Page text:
Background: Nitroglycerin (NTG) is known to increase the blood supply to the myocardium, and would thus increase the delivery of a perfusional tracer such as sestamibi (MIBI) to the tissue. The latter, in turn, would take up and concentrate the tracer to a greater extent than in basal conditions only if energy-dependent mechanisms were still available - that is, only if the cells were still viable. Methods: We evaluated the changes that intravenous administration of NTG induced on the uptake of MIBI by akinetic myocardial areas, using tomographic perfusional imaging in 23 patients with previously ascertained anterior myocardial infarction who were undergoing myocardial revascularization procedures. Changes in uptake were compared with echocardiographic and perfusional changes occurring after operation. Results: The improvement of MIBI uptake after NTG correctly identified 12 of the 16 patients (75%) showing postoperative wall motion improvement; they comprised 12 of the 14 (86%) patients with NTG-induced increase in MIBI uptake who showed improved wall motion after operation. A close correlation (r = 0.88, P <0.001) was found between the increase in myocardial MIBI uptake induced by NTG infusion and that induced by revascularization. The presence of collaterals to the akinetic area was associated with a significantly (P <0.01) greater increase in MIBI uptake both during NTG infusion and after operation. Conclusions: The results of this study suggest that MIBI perfusional myocardial scintigraphy during infusion of NTG is capable of detecting viable but chronically hypoperfused myocardium, predicting postoperative wall motion and perfusional improvement, and reflecting the postoperative pattern of perfusion. The best results were achieved in patients with evidence of collateral circulation supplying the infarcted area.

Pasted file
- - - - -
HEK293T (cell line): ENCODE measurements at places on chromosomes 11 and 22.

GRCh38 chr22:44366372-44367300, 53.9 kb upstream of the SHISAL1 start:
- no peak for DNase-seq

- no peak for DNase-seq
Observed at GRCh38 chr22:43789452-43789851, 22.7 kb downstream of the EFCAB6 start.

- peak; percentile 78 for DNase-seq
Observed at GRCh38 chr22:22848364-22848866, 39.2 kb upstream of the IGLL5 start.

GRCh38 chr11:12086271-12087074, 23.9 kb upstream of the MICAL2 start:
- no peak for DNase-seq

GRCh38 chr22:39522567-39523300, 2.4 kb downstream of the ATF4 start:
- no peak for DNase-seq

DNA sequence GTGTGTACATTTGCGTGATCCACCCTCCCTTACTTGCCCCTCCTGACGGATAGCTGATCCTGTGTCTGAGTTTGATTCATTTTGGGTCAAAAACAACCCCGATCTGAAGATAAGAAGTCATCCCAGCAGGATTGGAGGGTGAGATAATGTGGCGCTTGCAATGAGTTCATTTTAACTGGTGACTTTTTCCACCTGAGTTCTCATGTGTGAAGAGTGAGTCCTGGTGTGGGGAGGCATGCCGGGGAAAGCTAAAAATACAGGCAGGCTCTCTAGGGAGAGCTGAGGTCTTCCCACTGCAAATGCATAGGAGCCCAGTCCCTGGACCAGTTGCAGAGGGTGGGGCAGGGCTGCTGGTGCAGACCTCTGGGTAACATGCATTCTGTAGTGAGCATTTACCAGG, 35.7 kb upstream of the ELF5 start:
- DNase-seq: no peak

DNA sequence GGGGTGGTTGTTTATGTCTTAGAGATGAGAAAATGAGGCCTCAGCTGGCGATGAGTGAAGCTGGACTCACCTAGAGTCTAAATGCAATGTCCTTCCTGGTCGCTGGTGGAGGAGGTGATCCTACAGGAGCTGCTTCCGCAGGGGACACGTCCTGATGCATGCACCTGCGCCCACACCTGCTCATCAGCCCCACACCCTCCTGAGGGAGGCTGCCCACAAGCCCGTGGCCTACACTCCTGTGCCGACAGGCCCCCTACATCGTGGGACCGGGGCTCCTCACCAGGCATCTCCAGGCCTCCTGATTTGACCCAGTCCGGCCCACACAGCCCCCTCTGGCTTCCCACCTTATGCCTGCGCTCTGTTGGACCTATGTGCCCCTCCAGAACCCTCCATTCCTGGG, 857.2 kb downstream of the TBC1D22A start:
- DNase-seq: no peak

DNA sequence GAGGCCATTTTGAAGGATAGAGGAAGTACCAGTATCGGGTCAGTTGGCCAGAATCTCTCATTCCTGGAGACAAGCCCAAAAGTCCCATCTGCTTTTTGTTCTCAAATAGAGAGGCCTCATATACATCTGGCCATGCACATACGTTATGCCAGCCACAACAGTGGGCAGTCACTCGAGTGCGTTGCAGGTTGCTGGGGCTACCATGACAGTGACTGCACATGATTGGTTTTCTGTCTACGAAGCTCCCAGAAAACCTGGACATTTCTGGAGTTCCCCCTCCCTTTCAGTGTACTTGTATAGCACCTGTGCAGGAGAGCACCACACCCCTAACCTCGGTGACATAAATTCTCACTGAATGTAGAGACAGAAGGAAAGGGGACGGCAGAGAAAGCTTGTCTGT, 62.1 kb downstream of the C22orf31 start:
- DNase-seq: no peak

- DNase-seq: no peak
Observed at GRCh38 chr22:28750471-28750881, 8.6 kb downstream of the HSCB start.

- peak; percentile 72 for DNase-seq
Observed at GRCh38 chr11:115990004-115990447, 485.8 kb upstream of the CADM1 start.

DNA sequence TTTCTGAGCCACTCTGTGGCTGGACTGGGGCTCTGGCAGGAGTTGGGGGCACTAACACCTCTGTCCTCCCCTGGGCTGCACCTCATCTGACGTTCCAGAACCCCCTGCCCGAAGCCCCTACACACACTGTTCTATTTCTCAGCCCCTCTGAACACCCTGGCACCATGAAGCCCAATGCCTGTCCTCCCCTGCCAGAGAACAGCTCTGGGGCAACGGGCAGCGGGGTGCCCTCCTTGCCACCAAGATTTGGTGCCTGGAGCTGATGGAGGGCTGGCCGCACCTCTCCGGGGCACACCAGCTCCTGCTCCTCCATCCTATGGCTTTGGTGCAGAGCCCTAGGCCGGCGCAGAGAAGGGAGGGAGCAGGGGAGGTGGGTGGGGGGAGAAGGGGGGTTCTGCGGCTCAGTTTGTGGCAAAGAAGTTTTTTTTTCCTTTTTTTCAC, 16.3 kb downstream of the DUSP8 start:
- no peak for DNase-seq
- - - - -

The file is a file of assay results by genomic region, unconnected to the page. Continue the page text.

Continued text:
|Number of pages||8|
|Journal||Coronary Artery Disease|
|Publication status||Published - 1996|
ASJC Scopus subject areas
- Cardiology and Cardiovascular Medicine